Cheney gave Obama credit for killing al Qaeda leader Osama bin Laden, but added that “a lot of that intelligence that laid the groundwork for what ultimately led to the capture of Bin Laden [was] as a result of programs we had in place in the Bush administration.”

He was sharply critical, however, of Obama’s plans to withdraw troops from Iraq and Afghanistan.

“We should not be running for the exits.  We should not be turning our backs on our friends in that part of the world,” Cheney said.

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Copyright 2012 ABC News Radio


Dick Cheney: No Decision on Heart Transplant

Photo Courtesy - Getty Images(NEW YORK) -- Former Vice President Dick Cheney said Monday that he is undecided on whether to have a heart transplant but called the heart pump he had implanted last summer "a miracle of modern technology."

"I haven't made a decision yet," Cheney said of the transplant. "I'll have to make a decision at some point, whether or not I want to go for a transplant. But we haven't addressed that yet."

In an interview with NBC News, his first since undergoing the heart surgery, Cheney demonstrated that while he has lost weight, he has not lost his trademark edge and propensity for sharp partisan commentary.

Cheney reiterated his statement that President Obama will be a one-term president and questioned his commitment to preventing a terrorist attack.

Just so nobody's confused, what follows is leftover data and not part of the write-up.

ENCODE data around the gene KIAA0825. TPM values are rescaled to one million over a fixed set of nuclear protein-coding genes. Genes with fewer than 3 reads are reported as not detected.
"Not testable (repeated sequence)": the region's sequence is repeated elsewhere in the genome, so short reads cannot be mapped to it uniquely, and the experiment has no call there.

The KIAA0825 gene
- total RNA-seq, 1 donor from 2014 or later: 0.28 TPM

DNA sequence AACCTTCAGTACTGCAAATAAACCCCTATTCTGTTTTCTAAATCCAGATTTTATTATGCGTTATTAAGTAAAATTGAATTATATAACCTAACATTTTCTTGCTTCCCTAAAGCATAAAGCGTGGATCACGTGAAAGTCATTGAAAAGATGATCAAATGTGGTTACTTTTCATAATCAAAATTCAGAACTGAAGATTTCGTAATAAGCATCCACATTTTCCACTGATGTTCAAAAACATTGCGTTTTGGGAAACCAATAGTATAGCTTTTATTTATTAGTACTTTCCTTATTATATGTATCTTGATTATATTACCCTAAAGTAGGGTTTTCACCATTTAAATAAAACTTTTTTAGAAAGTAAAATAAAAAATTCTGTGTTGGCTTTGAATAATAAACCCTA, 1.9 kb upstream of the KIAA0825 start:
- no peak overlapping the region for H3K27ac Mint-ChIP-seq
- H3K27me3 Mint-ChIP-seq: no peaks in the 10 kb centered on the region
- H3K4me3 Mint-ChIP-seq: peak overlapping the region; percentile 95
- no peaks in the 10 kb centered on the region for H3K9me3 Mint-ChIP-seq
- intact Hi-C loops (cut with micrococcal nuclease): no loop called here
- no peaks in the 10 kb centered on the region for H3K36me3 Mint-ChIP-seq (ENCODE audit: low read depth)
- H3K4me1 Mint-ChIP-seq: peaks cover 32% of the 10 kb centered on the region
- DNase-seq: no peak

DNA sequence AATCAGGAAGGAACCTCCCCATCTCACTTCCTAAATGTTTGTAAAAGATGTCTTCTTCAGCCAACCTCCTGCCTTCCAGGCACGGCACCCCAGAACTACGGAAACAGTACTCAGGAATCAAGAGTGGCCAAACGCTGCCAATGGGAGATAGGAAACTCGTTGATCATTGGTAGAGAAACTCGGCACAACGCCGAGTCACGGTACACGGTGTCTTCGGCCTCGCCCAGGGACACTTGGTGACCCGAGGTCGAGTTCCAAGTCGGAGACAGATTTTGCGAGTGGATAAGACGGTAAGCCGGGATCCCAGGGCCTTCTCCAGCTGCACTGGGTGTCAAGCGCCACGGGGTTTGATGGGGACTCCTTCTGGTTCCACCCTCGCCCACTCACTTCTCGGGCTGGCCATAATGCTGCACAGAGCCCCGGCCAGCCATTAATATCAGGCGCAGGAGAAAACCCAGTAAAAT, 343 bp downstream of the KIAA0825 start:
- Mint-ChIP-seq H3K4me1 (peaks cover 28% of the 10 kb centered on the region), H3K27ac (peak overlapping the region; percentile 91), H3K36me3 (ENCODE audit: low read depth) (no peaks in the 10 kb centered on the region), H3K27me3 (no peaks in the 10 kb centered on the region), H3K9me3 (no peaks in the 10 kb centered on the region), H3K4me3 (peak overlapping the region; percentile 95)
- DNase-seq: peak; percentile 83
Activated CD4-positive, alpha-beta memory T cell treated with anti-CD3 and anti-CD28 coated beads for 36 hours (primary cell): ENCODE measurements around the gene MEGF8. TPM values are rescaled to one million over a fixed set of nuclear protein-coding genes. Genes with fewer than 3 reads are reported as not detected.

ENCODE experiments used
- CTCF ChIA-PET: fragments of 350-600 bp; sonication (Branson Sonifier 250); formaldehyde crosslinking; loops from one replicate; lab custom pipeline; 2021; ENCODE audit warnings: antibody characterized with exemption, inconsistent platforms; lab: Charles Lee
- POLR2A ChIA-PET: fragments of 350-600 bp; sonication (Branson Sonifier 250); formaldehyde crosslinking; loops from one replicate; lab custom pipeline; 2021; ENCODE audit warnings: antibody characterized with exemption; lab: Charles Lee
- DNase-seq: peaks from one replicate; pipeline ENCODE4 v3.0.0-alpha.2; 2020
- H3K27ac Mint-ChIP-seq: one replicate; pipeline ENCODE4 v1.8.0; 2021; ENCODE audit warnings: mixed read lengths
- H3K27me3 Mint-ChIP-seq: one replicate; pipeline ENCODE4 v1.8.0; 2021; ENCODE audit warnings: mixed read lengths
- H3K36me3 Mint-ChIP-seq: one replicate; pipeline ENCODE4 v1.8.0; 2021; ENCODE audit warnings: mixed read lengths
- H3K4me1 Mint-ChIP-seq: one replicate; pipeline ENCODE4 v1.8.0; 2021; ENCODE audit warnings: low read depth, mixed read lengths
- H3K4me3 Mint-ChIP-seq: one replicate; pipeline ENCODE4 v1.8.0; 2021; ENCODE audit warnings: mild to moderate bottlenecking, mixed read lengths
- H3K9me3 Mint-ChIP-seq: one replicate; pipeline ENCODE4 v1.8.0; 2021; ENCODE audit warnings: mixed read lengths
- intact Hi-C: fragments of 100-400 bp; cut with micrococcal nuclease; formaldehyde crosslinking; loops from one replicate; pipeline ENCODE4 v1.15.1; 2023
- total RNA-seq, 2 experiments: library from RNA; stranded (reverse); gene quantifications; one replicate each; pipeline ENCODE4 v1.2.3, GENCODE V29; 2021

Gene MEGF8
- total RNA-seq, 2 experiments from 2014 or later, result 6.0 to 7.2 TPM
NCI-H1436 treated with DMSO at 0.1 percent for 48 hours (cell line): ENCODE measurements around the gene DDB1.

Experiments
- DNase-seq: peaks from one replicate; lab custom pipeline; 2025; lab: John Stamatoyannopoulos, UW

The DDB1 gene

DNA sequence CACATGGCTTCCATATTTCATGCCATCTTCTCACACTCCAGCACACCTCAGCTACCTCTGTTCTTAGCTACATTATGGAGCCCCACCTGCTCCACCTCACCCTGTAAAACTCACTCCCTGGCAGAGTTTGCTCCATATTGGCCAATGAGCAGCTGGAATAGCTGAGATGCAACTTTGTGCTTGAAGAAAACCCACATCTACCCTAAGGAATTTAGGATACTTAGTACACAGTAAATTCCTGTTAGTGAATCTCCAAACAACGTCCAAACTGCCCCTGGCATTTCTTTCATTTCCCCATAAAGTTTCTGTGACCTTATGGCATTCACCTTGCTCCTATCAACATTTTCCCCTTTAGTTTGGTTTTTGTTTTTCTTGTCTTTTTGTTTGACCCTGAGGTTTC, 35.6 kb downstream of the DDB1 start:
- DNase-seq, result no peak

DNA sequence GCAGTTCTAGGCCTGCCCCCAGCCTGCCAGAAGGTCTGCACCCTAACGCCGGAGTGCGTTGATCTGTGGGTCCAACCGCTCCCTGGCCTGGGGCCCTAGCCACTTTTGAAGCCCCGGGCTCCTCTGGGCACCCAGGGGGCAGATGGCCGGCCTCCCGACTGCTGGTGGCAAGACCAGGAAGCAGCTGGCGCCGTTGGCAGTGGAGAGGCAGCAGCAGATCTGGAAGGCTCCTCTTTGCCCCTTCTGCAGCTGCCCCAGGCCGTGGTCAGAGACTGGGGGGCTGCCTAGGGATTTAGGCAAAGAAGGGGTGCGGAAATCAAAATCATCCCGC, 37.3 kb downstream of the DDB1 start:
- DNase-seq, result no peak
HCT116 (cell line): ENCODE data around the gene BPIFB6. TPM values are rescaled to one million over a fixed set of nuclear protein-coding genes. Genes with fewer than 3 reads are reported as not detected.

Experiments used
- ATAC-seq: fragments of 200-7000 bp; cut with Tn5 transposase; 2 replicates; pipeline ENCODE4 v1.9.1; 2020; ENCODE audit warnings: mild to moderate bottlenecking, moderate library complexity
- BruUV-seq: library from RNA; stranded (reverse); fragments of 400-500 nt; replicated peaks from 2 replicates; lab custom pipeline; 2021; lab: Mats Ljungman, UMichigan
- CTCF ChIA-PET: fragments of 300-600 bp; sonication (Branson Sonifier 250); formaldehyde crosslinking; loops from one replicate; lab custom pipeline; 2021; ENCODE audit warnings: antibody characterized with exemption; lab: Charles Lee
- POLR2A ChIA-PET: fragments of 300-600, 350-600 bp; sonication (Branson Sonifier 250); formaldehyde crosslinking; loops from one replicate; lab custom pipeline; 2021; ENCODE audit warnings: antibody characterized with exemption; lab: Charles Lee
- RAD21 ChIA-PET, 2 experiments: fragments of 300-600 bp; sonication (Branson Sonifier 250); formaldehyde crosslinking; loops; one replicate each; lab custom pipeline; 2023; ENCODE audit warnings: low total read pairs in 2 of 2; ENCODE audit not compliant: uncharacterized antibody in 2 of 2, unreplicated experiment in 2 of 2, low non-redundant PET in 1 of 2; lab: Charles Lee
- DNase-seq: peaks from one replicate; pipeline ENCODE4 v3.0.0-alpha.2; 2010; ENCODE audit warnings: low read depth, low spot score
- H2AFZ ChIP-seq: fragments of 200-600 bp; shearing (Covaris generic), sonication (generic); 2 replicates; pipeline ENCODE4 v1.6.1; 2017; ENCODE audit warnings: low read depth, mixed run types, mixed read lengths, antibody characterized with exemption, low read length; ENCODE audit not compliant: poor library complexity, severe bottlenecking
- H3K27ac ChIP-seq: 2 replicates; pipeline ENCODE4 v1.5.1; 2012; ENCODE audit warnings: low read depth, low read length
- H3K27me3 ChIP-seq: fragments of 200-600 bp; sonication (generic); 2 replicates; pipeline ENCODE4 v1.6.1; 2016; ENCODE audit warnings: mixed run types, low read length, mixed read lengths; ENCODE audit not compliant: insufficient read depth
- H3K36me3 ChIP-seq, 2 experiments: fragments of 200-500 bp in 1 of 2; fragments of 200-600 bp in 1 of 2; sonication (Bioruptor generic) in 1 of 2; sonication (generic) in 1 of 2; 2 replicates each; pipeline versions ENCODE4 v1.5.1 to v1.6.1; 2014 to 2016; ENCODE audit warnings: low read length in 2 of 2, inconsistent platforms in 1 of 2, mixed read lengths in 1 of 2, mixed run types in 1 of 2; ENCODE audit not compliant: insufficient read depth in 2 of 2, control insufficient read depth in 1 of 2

"I think his overall approach to expanding the size of government, expanding the deficit, and giving more and more authority and power to the government over the private sector is a lack of -- sort of a feel for the role of the private sector in -- in creating jobs, in creating wealth and getting our economy back on track," he said. "Those are all weaknesses, as I look at Barack Obama. And I think he'll be a one-term president."

Asked if he still believed that Obama has made America less safe, Cheney said his previous comments were in reference to concerns that Obama would roll back counterterrorism policies the Bush administration had put in place, such as enhanced interrogation techniques and the terror surveillance program.

"I think he's found it necessary to be more sympathetic to the kinds of things we did," Cheney said, noting that it was "all well and good" that the Obama administration has "gotten active" with the drone program against terrorists.

But, Cheney said, he still worries that Obama does not have the same absolute commitment to preventing a terror attack that he and George W. Bush had simply because Obama has yet to go through a day like 9/11, as they did.

Asked about whether the political rhetoric in the United States has "gotten out of control," Cheney first urged caution when looking at the shootings in Tucson.

"I think we need to be a little careful about assuming that somehow the rest of society or the political class bears the responsibility for what happened here when it was the act of a deranged, crazed individual that committed a crime," he said.

Copyright 2011 ABC News Radio 

ABC News Radio